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Ohio officials, residents eager for high-speed rail

(The following article by Jim Saban was posted on the Lima News website on December 3.)

LIMA, Ohio -- Martie MacDonell remembers the first time she came to Lima.

MacDonell, a Youngstown native, rode in on the Pennsylvania train. Her future brother-in-law, John MacDonell, jokingly arranged for a red carpet to be rolled out for her.

“I received quite a welcome,” she said. “I think people remember riding that train to important events in their lives, and for exciting trips and vacations, and all of those kinds of things.”

Lima’s administration has been rolling out its own red carpet for years, but not for any specific person. Instead, the effort to bring a high-speed rail line through the city finally seems to be making some headway.

Actually, the fight was to bring Amtrak trains back to Lima, but when that failed, the city shifted gears. Now, the Ohio Rail Development Commission is conducting a feasibility study to add a line through Lima to its proposed Ohio Hub high-speed rail plan, and it’s conducting economic impact studies on the entire network.

Of course, nothing will happen without federal funding. But for the first time, a fund is being considered in Congress that could help pay for the final studies and design work, and ultimately, for construction.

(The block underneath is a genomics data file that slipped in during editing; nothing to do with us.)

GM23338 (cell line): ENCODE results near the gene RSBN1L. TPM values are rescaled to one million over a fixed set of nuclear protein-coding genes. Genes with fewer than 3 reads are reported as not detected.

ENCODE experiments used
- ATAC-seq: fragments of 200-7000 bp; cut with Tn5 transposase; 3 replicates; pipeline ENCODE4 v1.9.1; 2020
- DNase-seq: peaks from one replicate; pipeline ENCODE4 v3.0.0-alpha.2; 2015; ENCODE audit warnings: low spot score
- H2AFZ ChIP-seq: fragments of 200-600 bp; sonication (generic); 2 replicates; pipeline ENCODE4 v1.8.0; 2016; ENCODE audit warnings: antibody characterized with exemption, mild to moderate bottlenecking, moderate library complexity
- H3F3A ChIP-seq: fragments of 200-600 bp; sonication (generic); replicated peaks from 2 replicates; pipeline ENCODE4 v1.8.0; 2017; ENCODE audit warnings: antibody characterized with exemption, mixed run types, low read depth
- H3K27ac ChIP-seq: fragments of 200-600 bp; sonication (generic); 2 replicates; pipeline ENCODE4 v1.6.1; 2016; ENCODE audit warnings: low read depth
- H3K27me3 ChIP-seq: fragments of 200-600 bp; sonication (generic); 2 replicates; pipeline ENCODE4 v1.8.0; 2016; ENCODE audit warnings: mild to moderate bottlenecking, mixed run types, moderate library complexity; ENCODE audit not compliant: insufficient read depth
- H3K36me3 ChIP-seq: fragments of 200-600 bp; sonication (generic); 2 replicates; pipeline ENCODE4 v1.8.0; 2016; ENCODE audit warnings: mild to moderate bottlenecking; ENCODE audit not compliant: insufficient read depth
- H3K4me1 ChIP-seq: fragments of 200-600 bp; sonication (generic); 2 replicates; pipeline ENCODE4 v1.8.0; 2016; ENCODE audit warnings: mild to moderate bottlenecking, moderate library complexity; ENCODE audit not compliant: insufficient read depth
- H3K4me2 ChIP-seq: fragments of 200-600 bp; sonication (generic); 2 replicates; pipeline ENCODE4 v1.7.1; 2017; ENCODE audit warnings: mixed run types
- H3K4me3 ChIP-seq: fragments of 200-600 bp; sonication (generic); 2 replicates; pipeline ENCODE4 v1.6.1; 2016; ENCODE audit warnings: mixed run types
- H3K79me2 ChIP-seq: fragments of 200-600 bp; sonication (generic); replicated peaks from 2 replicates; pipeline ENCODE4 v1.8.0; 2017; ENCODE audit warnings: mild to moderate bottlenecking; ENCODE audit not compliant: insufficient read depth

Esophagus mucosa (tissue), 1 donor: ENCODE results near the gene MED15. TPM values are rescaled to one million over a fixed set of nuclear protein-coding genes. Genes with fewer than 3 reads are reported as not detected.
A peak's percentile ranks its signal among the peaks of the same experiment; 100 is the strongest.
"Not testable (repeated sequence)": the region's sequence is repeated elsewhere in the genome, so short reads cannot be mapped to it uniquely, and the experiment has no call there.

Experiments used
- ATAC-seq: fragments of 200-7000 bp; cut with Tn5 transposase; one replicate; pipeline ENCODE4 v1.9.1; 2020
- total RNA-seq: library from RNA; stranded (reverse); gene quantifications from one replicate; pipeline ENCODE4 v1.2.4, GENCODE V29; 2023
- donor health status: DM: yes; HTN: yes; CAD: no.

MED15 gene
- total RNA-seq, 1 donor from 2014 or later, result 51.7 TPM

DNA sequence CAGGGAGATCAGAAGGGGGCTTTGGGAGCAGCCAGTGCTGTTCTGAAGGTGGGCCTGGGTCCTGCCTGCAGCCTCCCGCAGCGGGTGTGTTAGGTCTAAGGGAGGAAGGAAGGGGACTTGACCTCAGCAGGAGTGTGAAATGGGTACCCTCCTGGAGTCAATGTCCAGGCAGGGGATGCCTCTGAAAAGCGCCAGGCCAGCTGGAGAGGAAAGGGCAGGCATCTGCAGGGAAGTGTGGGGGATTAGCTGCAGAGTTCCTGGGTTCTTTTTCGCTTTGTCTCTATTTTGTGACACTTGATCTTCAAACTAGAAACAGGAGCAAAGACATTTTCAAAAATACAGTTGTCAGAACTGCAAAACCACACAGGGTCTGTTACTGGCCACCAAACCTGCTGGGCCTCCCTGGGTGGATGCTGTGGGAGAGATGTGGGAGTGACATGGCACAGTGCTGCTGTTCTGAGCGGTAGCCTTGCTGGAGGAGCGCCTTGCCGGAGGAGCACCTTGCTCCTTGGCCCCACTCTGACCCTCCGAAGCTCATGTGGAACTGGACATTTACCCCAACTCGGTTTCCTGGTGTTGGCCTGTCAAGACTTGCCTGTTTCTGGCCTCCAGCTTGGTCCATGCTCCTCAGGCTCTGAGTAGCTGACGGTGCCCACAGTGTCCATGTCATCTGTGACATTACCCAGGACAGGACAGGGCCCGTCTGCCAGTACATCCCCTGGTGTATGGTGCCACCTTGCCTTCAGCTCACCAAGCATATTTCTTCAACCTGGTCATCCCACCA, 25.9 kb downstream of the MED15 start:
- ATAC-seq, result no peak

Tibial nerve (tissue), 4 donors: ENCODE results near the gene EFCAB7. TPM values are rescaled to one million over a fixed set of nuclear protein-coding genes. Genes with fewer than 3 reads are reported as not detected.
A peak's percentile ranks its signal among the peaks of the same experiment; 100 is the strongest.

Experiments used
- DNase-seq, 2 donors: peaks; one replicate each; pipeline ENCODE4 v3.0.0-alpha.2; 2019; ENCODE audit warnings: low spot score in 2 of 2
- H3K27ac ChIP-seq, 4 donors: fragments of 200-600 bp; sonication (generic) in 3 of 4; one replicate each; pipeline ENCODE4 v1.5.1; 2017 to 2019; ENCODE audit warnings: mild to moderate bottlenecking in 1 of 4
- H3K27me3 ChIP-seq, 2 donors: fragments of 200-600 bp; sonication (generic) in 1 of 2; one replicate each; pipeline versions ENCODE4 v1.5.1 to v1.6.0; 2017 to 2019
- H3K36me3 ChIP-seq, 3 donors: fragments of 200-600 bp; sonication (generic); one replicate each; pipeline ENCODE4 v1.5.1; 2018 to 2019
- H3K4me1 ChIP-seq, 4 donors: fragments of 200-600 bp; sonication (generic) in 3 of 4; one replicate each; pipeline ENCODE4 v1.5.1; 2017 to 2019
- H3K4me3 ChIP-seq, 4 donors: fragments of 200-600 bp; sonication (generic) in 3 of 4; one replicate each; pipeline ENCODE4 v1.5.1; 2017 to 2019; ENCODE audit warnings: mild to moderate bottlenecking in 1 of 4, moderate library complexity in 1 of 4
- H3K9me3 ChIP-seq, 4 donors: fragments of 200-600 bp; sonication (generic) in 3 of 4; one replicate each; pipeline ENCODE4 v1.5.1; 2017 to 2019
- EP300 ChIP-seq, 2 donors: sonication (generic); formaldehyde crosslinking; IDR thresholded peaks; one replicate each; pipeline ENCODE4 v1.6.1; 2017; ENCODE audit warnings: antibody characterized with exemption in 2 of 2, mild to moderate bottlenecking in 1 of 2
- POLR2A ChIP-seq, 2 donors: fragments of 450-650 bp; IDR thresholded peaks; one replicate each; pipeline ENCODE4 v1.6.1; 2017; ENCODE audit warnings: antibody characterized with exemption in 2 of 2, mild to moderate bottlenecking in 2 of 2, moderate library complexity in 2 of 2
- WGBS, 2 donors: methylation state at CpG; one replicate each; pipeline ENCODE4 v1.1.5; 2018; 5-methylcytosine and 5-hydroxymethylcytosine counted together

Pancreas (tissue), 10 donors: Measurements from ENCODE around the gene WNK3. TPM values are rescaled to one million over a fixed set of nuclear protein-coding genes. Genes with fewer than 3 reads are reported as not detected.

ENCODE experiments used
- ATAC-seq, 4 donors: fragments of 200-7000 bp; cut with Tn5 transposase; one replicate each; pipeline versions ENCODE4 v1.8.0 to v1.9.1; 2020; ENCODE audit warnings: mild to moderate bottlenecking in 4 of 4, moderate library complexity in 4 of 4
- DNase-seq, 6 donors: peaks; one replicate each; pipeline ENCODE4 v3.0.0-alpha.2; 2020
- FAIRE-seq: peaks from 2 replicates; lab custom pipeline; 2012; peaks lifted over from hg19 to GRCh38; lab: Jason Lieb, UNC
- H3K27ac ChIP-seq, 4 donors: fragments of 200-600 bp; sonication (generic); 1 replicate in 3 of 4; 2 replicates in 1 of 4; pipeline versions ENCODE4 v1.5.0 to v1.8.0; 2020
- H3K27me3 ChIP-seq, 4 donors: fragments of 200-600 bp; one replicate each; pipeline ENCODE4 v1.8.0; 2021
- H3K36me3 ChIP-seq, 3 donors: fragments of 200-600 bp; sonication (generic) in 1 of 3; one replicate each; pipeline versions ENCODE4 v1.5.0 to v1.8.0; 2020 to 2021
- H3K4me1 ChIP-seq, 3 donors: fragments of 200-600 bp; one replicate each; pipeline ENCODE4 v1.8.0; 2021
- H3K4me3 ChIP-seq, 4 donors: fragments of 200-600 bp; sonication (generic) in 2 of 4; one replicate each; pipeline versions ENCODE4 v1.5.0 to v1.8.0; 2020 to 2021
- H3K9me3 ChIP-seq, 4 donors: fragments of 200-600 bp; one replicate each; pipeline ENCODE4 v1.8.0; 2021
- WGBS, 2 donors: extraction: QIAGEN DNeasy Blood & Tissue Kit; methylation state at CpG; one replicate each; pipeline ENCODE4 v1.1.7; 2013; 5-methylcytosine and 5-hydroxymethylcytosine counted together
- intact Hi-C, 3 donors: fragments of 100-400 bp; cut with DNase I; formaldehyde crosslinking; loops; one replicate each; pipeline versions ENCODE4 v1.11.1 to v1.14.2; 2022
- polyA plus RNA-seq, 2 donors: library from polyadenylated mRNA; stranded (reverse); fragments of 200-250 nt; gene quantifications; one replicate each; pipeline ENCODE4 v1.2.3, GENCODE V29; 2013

“This is the time to strike and make sure the information is out there. The time is right,” Lima Chief of Staff Catherine Garlock said.

Riding the rails

For some in town, the memories of riding the train to Chicago or Cleveland for the day aren’t that distant.

“It was just a great way to travel. You’d leave early in the morning, and you’d be in Chicago late in the morning, you could spend the day, and you’d be back late at night,” Lima resident Fred Odum said.

“People are so used to the independence of hopping in the car to go to Chicago or Cleveland. There’s going to come a time when the roads are so crowded with trucks, and the high-speed train could go twice as fast as a car, I think it will give you more freedom to travel to cities,” he said.

He and his wife, Lima Community Development Director Amy Sackman Odum, also rode with trips sponsored by ArtSpace/Lima.

“It was a convenient way to get to Chicago for a long weekend with friends and family,” Amy Sackman Odum said. “I can’t think of a better way to travel than by train. It’s relaxing, you can get up and move around, you can read … things you can’t even do on an airplane.”

Bill Timmermeister remembers riding to Chicago when he was a child.

“I have been on that run to Chicago, and I’d gone to see the Christmas lights when I was a little boy,” Timmermeister, now the owner of Lima Auto Mall, said. “It was a wonderful, wonderful trip. Frequently, when we did that, it was because the roads were so bad you couldn’t drive.”

But the trips don’t have to be for pleasure, he added. Timmermeister once had customers that rode the train to Lima from Chicago, then headed back the same day.

“We’ve had various people that dealt with my business that came on a regular basis from Chicago,” he said. “It was people we were selling merchandise to, vehicles and the leasing business.”